Healthcare Sensor Networks
Challenges Toward Practical Implementation
Healthcare sensor networks (HSNs) now offer the possibility to continuously monitor human activity and physiological signals in a mobile environment. Such sensor networks may be able to reduce the strain on the present healthcare workforce by providing new autonomous monitoring services ranging from simple user-reminder systems to more advanced monitoring agents for preventive, diagnostic, and rehabilitative purposes. Potential services include reminding people to take their medication, providing early warning for the onset of heart attacks or epileptic seizures, and monitoring a child’s physical activity in order to assess their growth and mental development.
Healthcare Sensor Networks: Challenges Toward Practical Implementation discusses the fundamental concepts in designing and building such networks. It presents the latest developments in HSNs, explores applications of the technology, and provides insights into practical design and deployment challenges. Bringing together contributions from international experts in the field, the book highlights the key areas that require further research for HSNs to become a technological and commercially viable reality.
The first part of the book concentrates on the engineering challenges, covering new biosensors, energy harvesting techniques, new wireless communication methods, and novel security approaches. Building from single sensing devices to networked sensing systems, the second part of the book looks at various health applications of HSNs. It addresses the human-centric requirements that should be considered in the design of HSN technologies—cost, portability, functionality, and user acceptance—and demonstrates how engineering compromises must be made in HSN solutions.
A useful and timely resource for researchers, postgraduate students, and engineers looking for innovative solutions in healthcare, this book will also be of interest to medical and allied he
Table of Contents
Sensor Networks in Healthcare: A New Paradigm for Improving Future Global Health. Healthcare and Accelerometry: Applications for Activity Monitoring, Recognition, and Functional Assessment. Intrabody Communication Using Contact Electrodes in Low-Frequency Bands. The Prospect of Energy-Harvesting Technologies for Healthcare Wireless Sensor Networks. Addressing Security, Privacy, and Efficiency Issues in Healthcare Systems. Flexible and Wearable Chemical Sensors for Noninvasive Biomonitoring. Monitoring Walking in Health and Disease. Motion Sensors in Osteoarthritis: Prospects and Issues. The Challenges of Monitoring Physical Activity in Children with Wearable Sensor Technologies. Ambulatory and Remote Monitoring of Parkinson’s Disease Motor Symptoms. Nocturnal Sensing and Intervention for Assisted Living of People with Dementia. Experiences in Developing a Wearable Gait Assistant for Parkinson’s Disease Patients. Designing Low-Cost ECG Sensor and Monitor: Practical Considerations and Measures. Sensors, Monitoring and Model-Based Data Analysis in Sports, Exercise and Rehabilitation. Robust Monitoring of Sport and Exercise. Index.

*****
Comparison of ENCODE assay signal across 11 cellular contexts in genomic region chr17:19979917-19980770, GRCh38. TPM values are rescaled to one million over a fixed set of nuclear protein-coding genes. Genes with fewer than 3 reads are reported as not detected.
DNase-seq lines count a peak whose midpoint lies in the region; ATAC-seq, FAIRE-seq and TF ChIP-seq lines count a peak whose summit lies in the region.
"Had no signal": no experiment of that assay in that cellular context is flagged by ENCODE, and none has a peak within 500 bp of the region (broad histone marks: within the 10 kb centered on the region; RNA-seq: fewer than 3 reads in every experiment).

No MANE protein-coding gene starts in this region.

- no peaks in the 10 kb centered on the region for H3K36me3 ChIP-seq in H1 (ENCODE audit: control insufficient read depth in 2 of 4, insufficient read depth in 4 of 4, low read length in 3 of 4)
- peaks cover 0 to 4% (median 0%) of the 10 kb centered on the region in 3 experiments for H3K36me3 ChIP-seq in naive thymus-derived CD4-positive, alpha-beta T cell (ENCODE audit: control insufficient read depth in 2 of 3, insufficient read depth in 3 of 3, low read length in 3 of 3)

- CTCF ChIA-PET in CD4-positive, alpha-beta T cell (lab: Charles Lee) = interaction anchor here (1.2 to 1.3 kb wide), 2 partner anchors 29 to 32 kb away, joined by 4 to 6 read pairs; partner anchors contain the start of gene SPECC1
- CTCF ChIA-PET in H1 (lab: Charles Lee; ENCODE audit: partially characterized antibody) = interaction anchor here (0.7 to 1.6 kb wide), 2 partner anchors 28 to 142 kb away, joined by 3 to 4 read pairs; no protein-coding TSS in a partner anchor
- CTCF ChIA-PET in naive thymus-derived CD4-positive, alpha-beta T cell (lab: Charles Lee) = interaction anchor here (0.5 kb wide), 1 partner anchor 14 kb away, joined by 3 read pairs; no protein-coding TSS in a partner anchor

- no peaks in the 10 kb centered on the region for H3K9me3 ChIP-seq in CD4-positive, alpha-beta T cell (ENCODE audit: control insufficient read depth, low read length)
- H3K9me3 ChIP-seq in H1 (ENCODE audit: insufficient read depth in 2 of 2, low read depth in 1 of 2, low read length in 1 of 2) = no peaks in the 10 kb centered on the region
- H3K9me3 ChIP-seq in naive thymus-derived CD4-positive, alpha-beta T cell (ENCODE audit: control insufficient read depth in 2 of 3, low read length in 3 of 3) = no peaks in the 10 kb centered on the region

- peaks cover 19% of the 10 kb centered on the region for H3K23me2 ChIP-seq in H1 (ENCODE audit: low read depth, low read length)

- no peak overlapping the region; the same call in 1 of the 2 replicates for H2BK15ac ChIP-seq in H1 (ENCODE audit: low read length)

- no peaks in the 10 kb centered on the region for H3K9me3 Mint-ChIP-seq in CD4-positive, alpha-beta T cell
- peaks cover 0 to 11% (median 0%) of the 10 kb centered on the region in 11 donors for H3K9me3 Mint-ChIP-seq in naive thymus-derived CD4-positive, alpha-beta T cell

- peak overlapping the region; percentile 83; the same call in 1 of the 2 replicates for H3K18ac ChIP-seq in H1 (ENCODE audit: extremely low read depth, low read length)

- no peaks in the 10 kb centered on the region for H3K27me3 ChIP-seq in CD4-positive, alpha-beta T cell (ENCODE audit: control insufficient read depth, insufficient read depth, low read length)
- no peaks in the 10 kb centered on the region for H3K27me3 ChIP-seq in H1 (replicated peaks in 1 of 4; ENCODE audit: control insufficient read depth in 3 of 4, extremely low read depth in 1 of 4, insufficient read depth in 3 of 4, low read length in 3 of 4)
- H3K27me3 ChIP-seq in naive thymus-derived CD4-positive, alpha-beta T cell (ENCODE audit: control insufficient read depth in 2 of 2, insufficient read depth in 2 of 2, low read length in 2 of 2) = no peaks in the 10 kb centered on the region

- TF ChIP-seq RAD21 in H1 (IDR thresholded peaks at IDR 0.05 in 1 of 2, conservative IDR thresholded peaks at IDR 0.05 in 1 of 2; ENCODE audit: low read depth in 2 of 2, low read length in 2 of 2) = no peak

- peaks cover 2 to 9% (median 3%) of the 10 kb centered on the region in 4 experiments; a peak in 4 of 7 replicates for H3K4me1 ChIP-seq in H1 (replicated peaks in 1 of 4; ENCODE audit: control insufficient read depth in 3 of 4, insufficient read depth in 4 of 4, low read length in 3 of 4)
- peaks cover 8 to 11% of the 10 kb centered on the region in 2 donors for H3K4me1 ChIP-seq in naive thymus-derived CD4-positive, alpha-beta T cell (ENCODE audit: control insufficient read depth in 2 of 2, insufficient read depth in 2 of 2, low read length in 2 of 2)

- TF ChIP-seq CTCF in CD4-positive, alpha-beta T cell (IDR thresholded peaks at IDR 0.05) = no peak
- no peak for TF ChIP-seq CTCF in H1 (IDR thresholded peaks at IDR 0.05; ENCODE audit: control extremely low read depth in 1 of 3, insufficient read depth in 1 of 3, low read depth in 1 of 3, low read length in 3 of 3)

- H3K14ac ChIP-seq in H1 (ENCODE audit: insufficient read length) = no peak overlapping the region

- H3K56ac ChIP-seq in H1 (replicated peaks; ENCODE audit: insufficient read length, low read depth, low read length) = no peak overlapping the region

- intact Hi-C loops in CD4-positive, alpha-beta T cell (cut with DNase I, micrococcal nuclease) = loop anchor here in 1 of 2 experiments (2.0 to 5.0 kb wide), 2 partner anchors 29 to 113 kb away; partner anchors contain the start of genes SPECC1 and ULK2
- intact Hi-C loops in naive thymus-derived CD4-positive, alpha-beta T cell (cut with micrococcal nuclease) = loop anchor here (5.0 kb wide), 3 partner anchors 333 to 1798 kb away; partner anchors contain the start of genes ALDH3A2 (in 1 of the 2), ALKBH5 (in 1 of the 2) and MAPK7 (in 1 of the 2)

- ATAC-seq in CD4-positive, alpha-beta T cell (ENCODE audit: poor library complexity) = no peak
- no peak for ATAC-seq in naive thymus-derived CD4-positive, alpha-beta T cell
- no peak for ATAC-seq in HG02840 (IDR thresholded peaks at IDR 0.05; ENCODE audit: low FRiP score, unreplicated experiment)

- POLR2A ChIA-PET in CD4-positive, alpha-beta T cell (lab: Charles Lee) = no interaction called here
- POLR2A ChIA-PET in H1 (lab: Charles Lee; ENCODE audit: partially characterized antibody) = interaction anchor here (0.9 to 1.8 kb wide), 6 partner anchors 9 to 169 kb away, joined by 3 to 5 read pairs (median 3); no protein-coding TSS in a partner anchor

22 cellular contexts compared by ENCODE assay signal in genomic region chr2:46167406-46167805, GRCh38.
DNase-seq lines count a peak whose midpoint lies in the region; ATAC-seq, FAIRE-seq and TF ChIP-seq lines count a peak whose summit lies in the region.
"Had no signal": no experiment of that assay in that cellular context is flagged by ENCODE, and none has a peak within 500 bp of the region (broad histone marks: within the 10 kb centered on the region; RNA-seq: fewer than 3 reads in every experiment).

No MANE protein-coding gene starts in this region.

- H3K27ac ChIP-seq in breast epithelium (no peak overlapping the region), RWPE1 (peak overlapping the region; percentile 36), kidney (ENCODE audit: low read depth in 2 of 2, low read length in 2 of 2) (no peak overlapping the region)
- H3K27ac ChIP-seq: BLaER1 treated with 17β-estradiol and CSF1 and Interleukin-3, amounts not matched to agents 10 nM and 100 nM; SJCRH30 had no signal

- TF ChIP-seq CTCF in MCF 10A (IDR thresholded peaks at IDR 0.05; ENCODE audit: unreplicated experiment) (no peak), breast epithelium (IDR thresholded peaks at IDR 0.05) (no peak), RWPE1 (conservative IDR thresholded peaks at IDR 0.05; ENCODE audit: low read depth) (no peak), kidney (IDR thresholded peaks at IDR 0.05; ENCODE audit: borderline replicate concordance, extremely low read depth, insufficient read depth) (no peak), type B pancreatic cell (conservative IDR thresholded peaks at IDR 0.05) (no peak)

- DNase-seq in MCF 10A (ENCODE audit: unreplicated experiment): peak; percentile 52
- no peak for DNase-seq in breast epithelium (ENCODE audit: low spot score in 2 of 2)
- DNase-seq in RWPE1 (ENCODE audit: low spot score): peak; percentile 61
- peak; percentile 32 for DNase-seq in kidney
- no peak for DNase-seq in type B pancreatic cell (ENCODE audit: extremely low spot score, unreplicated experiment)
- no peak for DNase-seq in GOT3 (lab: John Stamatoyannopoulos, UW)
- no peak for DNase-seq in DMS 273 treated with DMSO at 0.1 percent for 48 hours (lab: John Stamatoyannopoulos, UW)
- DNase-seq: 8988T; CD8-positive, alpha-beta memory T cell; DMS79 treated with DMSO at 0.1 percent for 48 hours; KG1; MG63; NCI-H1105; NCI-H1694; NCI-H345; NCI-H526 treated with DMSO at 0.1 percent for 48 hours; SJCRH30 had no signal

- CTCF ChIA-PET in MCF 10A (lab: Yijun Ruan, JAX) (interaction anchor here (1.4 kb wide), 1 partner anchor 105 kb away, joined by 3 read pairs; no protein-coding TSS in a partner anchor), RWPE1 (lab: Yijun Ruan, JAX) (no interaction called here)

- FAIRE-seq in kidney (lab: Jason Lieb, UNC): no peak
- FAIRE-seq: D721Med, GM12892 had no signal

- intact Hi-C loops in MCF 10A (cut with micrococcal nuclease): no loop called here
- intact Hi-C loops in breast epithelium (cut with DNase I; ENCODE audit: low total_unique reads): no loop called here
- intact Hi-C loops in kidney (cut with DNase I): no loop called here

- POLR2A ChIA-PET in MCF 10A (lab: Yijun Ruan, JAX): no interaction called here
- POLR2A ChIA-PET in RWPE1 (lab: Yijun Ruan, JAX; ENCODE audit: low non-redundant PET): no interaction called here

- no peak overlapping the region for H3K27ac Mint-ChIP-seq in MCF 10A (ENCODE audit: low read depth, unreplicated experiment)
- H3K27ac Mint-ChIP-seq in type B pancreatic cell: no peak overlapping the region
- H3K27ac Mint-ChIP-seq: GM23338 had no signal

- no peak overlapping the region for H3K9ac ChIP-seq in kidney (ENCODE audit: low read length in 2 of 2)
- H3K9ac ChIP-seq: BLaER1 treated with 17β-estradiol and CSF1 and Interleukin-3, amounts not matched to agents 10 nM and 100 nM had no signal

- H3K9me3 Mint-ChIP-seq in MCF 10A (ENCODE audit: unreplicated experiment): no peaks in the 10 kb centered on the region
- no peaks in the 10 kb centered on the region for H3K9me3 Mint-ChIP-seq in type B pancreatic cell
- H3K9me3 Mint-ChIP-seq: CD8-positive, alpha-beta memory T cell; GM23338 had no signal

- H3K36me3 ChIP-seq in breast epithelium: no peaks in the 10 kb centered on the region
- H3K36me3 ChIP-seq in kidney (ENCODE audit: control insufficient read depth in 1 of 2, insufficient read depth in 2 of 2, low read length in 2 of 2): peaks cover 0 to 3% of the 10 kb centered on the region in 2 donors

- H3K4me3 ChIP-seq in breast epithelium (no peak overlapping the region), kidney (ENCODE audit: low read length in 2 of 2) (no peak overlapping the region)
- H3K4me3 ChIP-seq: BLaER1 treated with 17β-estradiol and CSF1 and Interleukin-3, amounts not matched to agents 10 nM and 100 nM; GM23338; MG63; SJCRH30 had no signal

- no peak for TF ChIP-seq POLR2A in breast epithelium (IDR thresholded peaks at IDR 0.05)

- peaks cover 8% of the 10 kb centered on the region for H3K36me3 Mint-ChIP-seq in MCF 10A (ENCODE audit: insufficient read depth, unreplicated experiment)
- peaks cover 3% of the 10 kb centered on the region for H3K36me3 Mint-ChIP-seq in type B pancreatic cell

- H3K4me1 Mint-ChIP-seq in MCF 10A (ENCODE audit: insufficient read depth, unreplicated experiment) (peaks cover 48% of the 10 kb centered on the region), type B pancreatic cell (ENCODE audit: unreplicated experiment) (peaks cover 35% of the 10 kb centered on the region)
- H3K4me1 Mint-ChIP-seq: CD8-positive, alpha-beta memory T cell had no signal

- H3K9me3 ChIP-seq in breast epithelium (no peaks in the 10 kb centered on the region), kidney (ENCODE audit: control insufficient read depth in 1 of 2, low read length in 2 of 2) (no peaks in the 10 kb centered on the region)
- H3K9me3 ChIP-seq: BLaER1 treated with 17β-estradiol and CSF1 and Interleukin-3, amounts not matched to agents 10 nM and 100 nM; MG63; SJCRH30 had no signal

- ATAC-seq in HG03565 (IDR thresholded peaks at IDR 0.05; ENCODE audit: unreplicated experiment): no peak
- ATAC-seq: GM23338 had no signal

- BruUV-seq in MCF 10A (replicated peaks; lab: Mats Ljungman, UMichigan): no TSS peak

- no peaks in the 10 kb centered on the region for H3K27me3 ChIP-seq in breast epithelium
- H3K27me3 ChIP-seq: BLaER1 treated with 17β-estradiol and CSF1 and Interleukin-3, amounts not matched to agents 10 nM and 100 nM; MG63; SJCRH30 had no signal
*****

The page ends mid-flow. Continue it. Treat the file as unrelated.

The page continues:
Dr. Daniel T.H. Lai received his bachelor of electrical and computer systems engineering (Hons) and PhD in electrical and computer systems from Monash University, Melbourne, Australia. He was a postdoctoral research fellow at the University of Melbourne and Victoria University (2007-2010). He is currently with the Faculty of Health, Engineering and Science at Victoria University (2011). His research interests include computational intelligence and sensor network technology for healthcare and sports applications. This involves the design of new noninvasive and proactive sensing technologies capable of detecting, diagnosing, and predicting health risks. He has more than 50 peer-reviewed publications and is a current reviewer for several international journals, including IEEE Transactions of Information Technology and Biomedicine, Journal of Biomechanics, and Sensors and Actuators. He is also actively involved in the organization of several workshops and international conferences.
Prof. Rezaul K. Begg received his BSc and MSc Eng degrees in electrical and electronic engineering from Bangladesh University of Engineering and Technology (BUET), Dhaka, and his PhD in biomedical engineering from the University of Aberdeen, UK. Currently he is a Professor within the Biomechanics Unit at Victoria University, Melbourne, Australia. Previously, he worked with the University of Aberdeen, Deakin University, and BUET. His research interests are in biomedical engineering, gait biomechanics, and machine learning. He has published more than 160 research papers in these areas. He is on the editorial board for several international journals and regularly reviews submissions for more than 15 international journals. He has also been actively involved in organizing a number of major international conferences. He has received several awards for academic excellence, including the ICISIP 2005 Best Paper Award, the Vice C